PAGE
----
“I’ll beat the black off you.”
When a fairly new white teacher used those words to chastise an African-American student, Sabrina Boykins-Everett, then superintendent of Thomasville City Schools in Georgia knew she had a teaching moment. The teacher “felt she was in a position to say something she’d heard a black parent say,” Boykins-Everett said. “She didn’t understand that you don’t have the trust with that child to say something so casual… There was a certain boundary line she’d crossed.”
Boykins-Everett sent the teacher to sensitivity training, for which the teacher, who was grateful and open to the feedback, later thanked her.
In 2017, Boykins-Everett retired after 33 years in education, including 13 years as the superintendent in a small town north of the Florida state line. As the first woman and the first African-American to head the 3,000-student district, she brought a unique awareness of how cultural insensitivity, low expectations and implicit biases could harm her students. In her last year of college, Boykins-Everett had a white classmate who refused to work with her on a group project. “He said he’d rather take a red F than a black A.”
That was 1981, but Boykins-Everett, who graduated summa cum laude, still remembers the experience – and how it made her feel. As superintendent, she stepped in when cultural insensitivity surfaced in the staff’s language, such as the nurse who had a habit of telling black parents: You people don’t take care of your children and take them to the pediatrician, you just take your children to the emergency room.
“Some students felt like they weren’t treated equally as their white peers, that they were not acknowledged in class or they weren’t given the same allowances, like turning in a paper late or missing an assignment”
Shocked by the nurse’s choice of words, parents would miss the nurse’s medical advice for their children. “We had to have a conversation about why ‘you people’ was inappropriate.”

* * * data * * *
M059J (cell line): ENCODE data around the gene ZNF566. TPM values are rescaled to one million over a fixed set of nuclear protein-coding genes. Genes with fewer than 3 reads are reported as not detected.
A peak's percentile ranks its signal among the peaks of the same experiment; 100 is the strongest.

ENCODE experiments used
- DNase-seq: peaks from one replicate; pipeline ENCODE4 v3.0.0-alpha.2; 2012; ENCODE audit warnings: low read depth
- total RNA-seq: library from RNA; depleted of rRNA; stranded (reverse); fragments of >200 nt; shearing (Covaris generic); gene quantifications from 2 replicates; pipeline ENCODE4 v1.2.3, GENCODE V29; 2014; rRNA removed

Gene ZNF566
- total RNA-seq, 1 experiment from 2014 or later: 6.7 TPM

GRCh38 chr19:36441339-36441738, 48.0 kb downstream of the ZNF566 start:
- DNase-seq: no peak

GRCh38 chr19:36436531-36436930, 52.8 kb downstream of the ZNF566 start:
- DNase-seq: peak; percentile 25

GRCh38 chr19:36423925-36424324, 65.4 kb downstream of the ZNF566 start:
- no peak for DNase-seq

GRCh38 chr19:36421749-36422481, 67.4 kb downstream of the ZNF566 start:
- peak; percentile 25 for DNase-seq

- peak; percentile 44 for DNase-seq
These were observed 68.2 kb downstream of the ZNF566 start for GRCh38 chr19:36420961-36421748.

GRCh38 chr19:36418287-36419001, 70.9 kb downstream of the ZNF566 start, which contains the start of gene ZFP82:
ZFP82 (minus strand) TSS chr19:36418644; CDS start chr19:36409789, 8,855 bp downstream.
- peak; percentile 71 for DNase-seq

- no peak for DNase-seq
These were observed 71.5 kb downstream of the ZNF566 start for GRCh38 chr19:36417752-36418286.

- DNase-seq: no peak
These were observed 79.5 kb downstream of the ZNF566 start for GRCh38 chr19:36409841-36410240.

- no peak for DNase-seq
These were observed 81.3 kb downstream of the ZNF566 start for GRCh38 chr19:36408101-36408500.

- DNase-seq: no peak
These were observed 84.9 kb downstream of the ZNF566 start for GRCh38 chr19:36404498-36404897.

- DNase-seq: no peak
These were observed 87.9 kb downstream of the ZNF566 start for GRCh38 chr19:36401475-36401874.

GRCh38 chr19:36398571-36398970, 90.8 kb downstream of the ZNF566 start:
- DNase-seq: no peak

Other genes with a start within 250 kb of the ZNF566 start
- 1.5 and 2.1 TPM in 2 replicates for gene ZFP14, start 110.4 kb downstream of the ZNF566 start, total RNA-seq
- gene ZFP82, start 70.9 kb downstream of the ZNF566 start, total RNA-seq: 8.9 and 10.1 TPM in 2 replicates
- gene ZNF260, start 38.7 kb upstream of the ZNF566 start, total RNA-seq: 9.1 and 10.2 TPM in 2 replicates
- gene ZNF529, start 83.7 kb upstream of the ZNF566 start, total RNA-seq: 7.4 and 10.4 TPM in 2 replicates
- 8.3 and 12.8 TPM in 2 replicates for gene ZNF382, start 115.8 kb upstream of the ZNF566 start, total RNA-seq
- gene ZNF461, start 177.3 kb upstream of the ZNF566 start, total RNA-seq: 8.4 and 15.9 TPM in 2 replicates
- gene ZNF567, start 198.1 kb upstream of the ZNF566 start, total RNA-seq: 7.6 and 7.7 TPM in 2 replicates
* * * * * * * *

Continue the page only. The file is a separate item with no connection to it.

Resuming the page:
Other times, the insensitivity showed up in low expectations. Although around 60 percent of Thomasville’s students were black, Boykins-Everett noticed that guidance counselors weren’t steering black students to the most challenging classes.
During her tenure, one of the district’s five schools launched Scholars Academy, a sixth through 12th grade school-within-a-school that had a more rigorous curriculum. In 2008, a year after the program started, the number of black students in honors and Advanced Placement classes climbed by 33 percent. But since then, the number of black Scholars Academy students has gone up and down.
“Some students felt like they weren’t treated equally as their white peers, that they were not acknowledged in class or they weren’t given the same allowances, like turning in a paper late or missing an assignment” because of a family emergency, Boykins-Everett said.
“Some of it is they don’t feel valued there.”
For example, Boykins-Everett heard of instances where a teacher would consider a comment made by a white student provocative, but when a black student said something similar, the teacher labeled the student disruptive and sent the child to the principal’s office or even handed out an in-school suspension, Boykins-Everett said.
Whether it’s an in-school suspension or expulsion, research shows black students are disproportionately disciplined in school. While the disparities don’t prove discriminatory intent, a growing body of research suggests that implicit racial biases could impact students’ futures. Asked to predict how far a student would go in school, both white and black teachers made similar predictions for white students, researchers found in a 2016 study. But for black students, especially black boys, white and non-black teachers were more likely to say that black children wouldn’t finish high school.
The most optimistic about black students’ chances of graduation? Black woman teachers. According to a 2017 study, having just one black teacher in elementary school made it much more likely that a black student would finish high school and consider going to college.
But recruiting black teachers can be a challenge. Despite her efforts, the racial and gender demographics of the Thomasville City Schools mirrors national numbers, Boykins-Everett said.
According to a 2018 federal report, around 80 percent of public school teachers are white and 77 percent are women. Just 7 percent are black.
Boykins-Everett didn’t simply rely on traditional methods, such as attending teacher recruitment fairs. She also asked the district’s newer black teachers, particularly graduates of historically black colleges and universities, for recommendations. “I piggybacked on their networking to reach candidates who may not have typically applied for the district.”
At the district level, Boykins-Everett had the same commitment to diversity and hired several firsts: The first black director of HR, director of finance and director of special education.
Boykins-Everett, 59, is now the chief executive officer for the consulting firm Educational Strategic Solutions, where she continues to advocate for children of color.
“We can’t be lackadaisical,” she said. “You have to be diligent and you have to seek out those resources to be sure you bring solutions and not just rhetorical treadmill conversations that go nowhere.”